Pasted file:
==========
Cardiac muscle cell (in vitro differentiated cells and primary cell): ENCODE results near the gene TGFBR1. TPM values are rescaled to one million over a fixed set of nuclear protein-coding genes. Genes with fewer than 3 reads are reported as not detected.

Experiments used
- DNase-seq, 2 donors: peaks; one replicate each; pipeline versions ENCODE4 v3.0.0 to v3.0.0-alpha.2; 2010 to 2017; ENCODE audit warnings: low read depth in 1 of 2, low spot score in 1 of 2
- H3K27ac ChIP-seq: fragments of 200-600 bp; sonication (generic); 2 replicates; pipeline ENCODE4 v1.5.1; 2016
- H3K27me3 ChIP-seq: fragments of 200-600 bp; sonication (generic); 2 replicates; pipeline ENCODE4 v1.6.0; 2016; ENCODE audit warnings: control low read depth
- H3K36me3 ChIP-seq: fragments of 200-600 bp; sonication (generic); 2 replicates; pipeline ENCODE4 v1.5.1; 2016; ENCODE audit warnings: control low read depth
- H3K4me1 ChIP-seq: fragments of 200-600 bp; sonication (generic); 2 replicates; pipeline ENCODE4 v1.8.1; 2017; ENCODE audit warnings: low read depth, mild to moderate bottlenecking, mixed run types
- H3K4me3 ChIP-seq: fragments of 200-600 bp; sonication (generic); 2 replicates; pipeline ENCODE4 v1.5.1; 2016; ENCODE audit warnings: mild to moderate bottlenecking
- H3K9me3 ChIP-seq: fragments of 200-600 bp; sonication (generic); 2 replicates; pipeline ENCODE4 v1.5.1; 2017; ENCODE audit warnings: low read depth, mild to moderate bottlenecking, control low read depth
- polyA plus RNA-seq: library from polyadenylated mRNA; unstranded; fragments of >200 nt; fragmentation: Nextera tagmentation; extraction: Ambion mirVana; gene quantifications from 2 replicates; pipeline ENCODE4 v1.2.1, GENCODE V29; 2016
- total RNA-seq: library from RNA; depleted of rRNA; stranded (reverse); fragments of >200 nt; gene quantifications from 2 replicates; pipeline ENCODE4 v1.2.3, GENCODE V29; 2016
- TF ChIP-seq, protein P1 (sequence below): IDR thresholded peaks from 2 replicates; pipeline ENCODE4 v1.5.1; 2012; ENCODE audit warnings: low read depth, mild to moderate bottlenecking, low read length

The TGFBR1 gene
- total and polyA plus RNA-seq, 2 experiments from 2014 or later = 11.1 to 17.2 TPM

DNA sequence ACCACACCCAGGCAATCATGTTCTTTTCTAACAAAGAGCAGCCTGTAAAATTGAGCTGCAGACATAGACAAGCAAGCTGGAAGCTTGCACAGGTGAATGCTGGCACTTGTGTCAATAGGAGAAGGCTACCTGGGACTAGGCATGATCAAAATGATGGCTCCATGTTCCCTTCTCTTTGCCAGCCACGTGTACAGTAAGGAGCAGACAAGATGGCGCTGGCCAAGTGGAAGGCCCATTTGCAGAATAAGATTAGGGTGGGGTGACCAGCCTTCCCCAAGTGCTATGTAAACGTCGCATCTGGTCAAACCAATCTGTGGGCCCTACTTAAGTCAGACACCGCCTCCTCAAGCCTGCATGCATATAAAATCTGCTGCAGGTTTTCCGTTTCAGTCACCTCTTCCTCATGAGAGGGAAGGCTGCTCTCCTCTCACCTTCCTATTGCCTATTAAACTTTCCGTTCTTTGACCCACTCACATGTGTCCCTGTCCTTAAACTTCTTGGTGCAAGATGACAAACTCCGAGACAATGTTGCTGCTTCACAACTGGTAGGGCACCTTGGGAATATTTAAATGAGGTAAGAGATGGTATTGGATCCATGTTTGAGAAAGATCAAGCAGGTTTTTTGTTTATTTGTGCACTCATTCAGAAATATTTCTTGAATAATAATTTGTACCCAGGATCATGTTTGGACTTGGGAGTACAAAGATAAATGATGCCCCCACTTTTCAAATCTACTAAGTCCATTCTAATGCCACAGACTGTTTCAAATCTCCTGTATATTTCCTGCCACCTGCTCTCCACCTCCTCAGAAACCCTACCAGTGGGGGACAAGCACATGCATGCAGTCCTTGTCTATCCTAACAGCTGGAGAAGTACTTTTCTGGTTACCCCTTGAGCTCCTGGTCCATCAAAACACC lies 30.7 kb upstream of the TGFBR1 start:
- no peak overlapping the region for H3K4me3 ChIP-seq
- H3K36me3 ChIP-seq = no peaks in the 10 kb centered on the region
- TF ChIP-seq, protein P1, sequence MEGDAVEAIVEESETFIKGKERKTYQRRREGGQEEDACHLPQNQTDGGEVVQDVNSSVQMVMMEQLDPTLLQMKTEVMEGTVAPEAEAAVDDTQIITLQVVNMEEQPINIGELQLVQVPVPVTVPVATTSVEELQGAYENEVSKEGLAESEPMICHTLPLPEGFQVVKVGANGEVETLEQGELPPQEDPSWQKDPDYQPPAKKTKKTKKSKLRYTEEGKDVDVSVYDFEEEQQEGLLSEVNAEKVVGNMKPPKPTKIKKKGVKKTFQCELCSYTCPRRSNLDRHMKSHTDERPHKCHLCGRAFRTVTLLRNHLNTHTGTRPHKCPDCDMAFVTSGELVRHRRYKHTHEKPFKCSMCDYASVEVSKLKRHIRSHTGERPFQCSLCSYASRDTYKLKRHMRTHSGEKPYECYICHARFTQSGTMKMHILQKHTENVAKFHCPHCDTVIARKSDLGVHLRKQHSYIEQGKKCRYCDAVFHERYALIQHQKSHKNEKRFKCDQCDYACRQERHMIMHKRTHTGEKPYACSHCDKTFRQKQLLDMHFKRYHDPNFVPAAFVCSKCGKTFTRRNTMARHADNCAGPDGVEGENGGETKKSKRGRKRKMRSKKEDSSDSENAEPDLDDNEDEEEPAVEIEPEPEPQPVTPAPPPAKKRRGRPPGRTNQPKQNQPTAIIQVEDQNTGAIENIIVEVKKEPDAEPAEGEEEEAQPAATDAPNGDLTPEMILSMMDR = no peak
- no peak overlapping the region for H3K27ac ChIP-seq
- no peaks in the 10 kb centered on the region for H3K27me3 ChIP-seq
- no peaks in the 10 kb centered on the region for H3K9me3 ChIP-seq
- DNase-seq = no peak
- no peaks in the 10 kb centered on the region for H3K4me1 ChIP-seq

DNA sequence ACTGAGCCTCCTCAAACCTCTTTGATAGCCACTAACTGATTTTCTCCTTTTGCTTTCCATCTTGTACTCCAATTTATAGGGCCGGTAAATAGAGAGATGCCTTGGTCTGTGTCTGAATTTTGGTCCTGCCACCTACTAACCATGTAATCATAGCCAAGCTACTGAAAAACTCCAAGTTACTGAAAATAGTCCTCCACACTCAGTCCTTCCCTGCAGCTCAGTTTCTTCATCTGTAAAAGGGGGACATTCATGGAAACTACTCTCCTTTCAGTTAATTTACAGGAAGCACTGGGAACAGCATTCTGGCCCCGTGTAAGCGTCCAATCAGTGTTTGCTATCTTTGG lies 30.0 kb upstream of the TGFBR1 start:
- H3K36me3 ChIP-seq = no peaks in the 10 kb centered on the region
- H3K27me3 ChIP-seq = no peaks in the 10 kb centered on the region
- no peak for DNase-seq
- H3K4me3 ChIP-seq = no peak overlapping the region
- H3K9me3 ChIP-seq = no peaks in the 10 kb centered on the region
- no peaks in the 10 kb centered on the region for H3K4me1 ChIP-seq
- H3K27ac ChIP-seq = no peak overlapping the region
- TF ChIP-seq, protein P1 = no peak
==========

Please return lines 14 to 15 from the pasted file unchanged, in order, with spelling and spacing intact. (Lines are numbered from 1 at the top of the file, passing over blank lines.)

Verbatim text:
- total and polyA plus RNA-seq, 2 experiments from 2014 or later = 11.1 to 17.2 TPM

DNA sequence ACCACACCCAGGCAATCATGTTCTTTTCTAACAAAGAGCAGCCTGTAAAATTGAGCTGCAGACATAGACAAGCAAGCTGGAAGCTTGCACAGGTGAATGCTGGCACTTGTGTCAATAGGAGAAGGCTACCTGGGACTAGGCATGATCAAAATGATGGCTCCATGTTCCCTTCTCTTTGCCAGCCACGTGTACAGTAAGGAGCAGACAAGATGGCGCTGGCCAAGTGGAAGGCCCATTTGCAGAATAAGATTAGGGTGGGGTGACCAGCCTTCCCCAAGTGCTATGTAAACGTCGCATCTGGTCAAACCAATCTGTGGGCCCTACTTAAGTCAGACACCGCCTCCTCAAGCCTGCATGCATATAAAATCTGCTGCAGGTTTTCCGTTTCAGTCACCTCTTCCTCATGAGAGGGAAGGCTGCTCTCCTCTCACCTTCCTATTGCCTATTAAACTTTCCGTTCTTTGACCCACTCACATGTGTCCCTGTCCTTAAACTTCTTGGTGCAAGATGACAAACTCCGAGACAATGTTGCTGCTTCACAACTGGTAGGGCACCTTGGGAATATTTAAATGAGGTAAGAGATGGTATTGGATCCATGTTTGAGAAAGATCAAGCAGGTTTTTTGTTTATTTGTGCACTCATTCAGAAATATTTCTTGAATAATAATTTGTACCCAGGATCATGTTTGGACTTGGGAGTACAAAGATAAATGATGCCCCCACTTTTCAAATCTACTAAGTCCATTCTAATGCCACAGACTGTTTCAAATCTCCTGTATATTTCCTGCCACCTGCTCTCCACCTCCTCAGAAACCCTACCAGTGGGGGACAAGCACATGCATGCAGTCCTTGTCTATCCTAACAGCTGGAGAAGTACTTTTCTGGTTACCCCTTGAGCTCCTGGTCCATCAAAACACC lies 30.7 kb upstream of the TGFBR1 start: